Assize of novel disseisin

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In English law, the assize of novel disseisin ("recent dispossession"; /dɪsˈszɪn/[1]) was an action to recover lands of which the plaintiff had been disseised, or dispossessed. It was one of the so-called "petty (possessory) assizes" established by Henry II in the wake of the Assize of Clarendon of 1166;[2] and like the other two was only abolished in 1833.[3]


Facing the disorder of self-help over the possession of land in the wake of the reign of King Stephen, Henry II in his nationwide assizes of Clarendon and Northampton had his justices "cause an inquisition to be made concerning dispossessions carried out contrary to the assize".[4] Drawing on the sophisticated models offered by canon law, the king subsequently created the private (and purchasable) writ of novel disseisin, which enabled individuals to take disputed possession cases to the royal courts.[5]

The action became extremely popular due to its speed (avoiding the delays or essoins of feudal justice), accessibility, and expediency. Rather than dealing with the issue of lawful possession, it simply asked whether a dispossession had taken place, in which case the property was restored to the plaintiff, and the question of true ownership was dealt with later.[6]


Although Henry had intended his newly created Grand Assize to determine issues of right, not possession, in land, in practice quite quickly novel disseisin superseded the Grand Assize and became itself the primary determinant of right in land—partly because, from dealing only with 'recent' disseisin, its remit was gradually extended further and further back in time.[7] A further significant extension involved the application of the writ to profits and rights emanating from land, including rents. Thus, for example, the date of disseisin allowed at the Common Bench by 1321 went back as far as 1242; while in the 1321 London eyre, of eighty-one cases of novel disseisin, only half concerned property (houses or shops), the other half dealt with rents.[8]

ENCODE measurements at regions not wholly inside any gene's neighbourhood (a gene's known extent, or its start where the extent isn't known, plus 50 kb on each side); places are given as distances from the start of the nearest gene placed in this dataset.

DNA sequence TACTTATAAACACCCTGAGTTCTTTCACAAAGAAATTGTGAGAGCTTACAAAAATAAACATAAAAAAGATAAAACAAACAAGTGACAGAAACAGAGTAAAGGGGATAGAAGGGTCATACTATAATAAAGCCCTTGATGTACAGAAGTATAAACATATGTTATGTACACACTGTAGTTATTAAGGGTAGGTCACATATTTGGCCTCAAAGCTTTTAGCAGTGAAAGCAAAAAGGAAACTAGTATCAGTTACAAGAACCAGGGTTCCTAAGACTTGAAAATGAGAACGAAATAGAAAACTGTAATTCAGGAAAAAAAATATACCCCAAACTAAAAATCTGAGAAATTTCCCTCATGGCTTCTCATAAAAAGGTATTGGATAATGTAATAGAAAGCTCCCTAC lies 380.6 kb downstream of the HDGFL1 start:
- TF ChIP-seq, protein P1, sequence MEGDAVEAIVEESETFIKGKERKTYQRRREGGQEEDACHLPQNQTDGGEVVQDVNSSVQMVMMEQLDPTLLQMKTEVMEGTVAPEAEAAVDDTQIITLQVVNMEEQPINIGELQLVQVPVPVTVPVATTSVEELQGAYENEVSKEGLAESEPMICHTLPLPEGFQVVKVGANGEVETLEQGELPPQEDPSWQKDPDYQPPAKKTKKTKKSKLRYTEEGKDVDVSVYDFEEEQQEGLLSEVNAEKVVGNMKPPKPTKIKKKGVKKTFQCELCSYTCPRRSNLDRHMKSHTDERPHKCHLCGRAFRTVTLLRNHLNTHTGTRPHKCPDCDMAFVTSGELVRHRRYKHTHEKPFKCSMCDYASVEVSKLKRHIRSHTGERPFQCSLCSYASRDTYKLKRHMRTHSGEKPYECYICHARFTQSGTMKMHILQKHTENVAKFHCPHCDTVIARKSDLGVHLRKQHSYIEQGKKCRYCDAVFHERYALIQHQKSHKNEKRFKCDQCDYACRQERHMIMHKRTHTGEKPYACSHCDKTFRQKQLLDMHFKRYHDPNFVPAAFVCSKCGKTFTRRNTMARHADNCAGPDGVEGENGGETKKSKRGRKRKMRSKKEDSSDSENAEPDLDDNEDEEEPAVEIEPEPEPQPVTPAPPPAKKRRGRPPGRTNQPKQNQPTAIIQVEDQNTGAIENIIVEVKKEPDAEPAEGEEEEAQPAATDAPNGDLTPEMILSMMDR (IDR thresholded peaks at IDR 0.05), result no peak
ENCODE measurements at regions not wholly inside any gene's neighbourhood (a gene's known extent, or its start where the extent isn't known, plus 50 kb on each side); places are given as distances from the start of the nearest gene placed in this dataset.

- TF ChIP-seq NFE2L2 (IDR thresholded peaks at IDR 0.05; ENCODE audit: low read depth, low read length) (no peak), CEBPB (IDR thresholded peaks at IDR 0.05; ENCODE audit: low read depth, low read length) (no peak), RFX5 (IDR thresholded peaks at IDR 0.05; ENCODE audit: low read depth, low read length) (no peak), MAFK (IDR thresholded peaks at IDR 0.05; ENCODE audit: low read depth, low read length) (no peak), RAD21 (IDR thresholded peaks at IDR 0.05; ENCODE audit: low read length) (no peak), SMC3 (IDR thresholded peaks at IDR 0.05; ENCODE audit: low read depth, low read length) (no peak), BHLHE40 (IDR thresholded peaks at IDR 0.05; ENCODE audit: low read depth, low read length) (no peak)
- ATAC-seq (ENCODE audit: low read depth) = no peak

Despite its advantages, novel disseisin was also open to abuse – as when a dispossessor pre-empted its use against the rightful seisin.[9] With the passage of time, legalistic means of obstructing its working were devised, and, under bastard feudalism, the suborning of the juries that were the new assize's great strength also multiplied.[10]

Notable examplesEdit

  • In 1422, Sir Thomas Malory was involved in pursuing a case of novel disseisin against Richard Clodeshall in the Midlands.[11]

See alsoEdit


  1. ^ "disseisin". Oxford English Dictionary second edition. Oxford University Press. 1989. Retrieved 13 January 2019.
  2. ^ G. O Sayles, The Medieval Foundations of England (London 1966) p. 339
  3. ^ Chisholm, Hugh, ed. (1911). "Assize" . Encyclopædia Britannica (11th ed.). Cambridge University Press.
  4. ^ "Assize of Northampton", in D. Baker, ed. The Early Middle Ages (London 1968) p. 150
  5. ^ J. R. Tanner, ed., The Cambridge Medieval History Vol V (Cambridge 1926) p. 586–587 and p. 759
  6. ^ G. O. Sayles, The Medieval Foundations of England (London 1967) p. 339–340
  7. ^ G. O. Sayles, The Medieval Foundations of England (London 1967) p. 339-40
  8. ^ Helen Cam, Law-Finders and Law-Makers (London 1962) p. 96-7
  9. ^ S. H. Steinberg, A New Dictionary of British History (London 1963) p. 249
  10. ^ Z. N. Brooke ed., The Cambridge Medieval History Vol VIII (Cambridge 1936) p. 416 and p. 442
  11. ^ Christina Hardyment, Malory (London 005) p. 136

Further readingEdit

  • Sutherland, Donald W. The Assize of Novel Disseisin. Oxford University PresS. 21 June 1973. ISBN 0-19-822410-9.
  • Frederick, Sir Pollock and Frederic William Maitland. The History of English Law Before the Time of Edward I]. 2nd edition. 30 Sept 1996. ISBN 1-886363-22-6.
  • Milsom, S.F.C., Historical Foundations of the Common Law (2nd ed.). Lexis Law Publishing (Va), 1981) ISBN 0406625034